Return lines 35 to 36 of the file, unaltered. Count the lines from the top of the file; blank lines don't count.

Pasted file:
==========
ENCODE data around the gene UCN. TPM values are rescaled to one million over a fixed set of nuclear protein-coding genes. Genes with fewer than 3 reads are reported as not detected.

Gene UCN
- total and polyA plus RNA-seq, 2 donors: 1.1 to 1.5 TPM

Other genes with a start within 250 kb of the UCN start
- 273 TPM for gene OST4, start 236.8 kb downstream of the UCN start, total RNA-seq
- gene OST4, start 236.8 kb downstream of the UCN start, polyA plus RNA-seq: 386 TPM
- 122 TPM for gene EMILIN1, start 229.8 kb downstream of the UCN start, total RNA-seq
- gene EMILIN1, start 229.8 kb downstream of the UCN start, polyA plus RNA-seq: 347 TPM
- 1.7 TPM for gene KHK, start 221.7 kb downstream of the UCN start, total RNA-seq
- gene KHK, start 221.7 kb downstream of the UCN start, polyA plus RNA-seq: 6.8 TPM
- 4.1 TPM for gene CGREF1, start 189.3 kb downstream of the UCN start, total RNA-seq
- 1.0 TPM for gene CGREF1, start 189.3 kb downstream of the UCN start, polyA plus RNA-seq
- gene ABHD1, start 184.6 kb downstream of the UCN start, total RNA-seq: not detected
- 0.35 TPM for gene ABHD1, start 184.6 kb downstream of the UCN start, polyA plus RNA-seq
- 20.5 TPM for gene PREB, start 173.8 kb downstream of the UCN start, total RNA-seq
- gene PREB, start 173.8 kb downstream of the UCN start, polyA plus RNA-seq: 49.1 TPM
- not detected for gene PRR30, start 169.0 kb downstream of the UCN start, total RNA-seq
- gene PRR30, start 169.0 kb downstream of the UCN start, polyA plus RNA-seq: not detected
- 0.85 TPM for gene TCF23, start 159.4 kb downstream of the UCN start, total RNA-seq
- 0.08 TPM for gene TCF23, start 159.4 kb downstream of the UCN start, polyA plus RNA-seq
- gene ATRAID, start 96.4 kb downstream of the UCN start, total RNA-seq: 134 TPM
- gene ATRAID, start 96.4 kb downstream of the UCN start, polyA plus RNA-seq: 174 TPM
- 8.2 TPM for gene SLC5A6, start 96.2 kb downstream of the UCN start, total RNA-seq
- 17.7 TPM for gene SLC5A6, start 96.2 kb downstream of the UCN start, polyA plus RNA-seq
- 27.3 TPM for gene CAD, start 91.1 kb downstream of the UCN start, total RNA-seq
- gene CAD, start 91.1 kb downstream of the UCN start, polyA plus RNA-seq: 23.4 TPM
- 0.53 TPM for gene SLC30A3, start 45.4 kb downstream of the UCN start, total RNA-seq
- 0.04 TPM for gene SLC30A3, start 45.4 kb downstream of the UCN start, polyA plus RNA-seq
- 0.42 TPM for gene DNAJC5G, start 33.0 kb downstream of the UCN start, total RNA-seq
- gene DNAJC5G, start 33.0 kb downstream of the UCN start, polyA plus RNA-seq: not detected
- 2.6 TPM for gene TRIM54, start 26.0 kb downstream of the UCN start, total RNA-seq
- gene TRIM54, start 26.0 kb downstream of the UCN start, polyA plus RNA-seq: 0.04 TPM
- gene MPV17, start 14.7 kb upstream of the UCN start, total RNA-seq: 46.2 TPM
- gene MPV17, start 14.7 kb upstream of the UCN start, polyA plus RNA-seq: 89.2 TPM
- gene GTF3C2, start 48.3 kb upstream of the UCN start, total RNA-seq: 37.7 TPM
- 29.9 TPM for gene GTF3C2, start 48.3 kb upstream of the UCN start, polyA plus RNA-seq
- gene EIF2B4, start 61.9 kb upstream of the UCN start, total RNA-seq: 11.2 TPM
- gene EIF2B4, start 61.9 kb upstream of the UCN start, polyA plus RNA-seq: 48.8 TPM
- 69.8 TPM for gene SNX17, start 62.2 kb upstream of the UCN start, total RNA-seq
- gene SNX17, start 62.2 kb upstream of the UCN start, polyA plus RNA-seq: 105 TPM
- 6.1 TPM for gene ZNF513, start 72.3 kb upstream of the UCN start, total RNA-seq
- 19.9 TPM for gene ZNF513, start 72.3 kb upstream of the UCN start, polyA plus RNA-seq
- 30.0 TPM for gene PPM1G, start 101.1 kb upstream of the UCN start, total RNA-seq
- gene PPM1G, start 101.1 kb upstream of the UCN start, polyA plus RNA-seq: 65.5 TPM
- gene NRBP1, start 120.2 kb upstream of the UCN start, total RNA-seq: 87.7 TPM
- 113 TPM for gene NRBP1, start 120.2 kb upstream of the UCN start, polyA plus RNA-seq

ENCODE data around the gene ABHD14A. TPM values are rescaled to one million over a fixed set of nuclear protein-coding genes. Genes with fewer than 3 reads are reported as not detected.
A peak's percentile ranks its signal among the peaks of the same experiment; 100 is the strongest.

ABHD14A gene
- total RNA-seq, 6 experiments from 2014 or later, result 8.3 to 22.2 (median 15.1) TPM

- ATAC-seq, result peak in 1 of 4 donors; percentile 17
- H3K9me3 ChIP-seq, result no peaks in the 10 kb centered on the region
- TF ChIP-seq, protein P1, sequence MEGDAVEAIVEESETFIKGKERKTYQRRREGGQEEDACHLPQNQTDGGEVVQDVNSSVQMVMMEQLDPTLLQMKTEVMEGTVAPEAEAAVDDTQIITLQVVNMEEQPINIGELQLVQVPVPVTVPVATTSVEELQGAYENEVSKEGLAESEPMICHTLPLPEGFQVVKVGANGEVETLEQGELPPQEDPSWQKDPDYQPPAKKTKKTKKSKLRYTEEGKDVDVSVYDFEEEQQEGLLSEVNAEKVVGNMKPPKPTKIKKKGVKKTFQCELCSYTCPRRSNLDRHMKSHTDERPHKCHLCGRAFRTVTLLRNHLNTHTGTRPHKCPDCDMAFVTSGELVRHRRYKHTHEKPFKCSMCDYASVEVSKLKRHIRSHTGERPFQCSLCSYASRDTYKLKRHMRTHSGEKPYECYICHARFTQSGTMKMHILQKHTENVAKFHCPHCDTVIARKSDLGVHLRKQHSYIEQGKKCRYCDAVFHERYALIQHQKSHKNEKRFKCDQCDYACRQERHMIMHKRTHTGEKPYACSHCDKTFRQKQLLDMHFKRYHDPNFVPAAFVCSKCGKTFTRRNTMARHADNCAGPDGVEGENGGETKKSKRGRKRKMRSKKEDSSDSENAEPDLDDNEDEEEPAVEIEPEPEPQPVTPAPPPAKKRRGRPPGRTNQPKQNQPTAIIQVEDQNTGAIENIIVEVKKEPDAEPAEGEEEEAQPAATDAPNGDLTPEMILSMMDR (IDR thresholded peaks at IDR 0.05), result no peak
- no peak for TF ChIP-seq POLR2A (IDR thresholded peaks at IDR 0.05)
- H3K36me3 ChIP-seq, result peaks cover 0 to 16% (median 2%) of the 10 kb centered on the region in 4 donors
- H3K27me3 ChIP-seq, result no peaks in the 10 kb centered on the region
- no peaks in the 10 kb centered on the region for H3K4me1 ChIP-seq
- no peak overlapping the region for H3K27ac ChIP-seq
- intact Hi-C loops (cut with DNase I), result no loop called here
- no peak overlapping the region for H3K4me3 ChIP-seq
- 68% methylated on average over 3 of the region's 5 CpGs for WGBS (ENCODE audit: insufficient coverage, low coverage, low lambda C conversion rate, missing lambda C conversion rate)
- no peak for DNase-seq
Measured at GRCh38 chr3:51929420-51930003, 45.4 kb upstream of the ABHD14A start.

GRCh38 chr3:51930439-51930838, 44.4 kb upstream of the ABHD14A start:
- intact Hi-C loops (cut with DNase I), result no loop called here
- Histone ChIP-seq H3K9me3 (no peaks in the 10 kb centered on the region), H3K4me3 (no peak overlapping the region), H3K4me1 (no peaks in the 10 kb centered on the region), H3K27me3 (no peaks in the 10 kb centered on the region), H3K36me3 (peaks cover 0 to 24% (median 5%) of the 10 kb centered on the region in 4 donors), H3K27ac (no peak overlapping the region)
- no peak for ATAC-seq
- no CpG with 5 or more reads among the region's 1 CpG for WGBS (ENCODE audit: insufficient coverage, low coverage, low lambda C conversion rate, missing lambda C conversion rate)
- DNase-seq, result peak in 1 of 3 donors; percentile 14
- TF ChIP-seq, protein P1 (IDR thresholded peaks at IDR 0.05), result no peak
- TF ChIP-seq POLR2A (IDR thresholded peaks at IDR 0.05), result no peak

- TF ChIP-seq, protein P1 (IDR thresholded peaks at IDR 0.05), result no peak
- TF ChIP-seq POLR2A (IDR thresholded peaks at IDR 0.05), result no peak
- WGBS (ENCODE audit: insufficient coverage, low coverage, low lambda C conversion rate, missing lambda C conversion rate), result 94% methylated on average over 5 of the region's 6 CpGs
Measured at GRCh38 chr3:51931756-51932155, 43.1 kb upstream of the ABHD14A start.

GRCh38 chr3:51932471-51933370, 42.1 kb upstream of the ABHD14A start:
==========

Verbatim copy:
- gene GTF3C2, start 48.3 kb upstream of the UCN start, total RNA-seq: 37.7 TPM
- 29.9 TPM for gene GTF3C2, start 48.3 kb upstream of the UCN start, polyA plus RNA-seq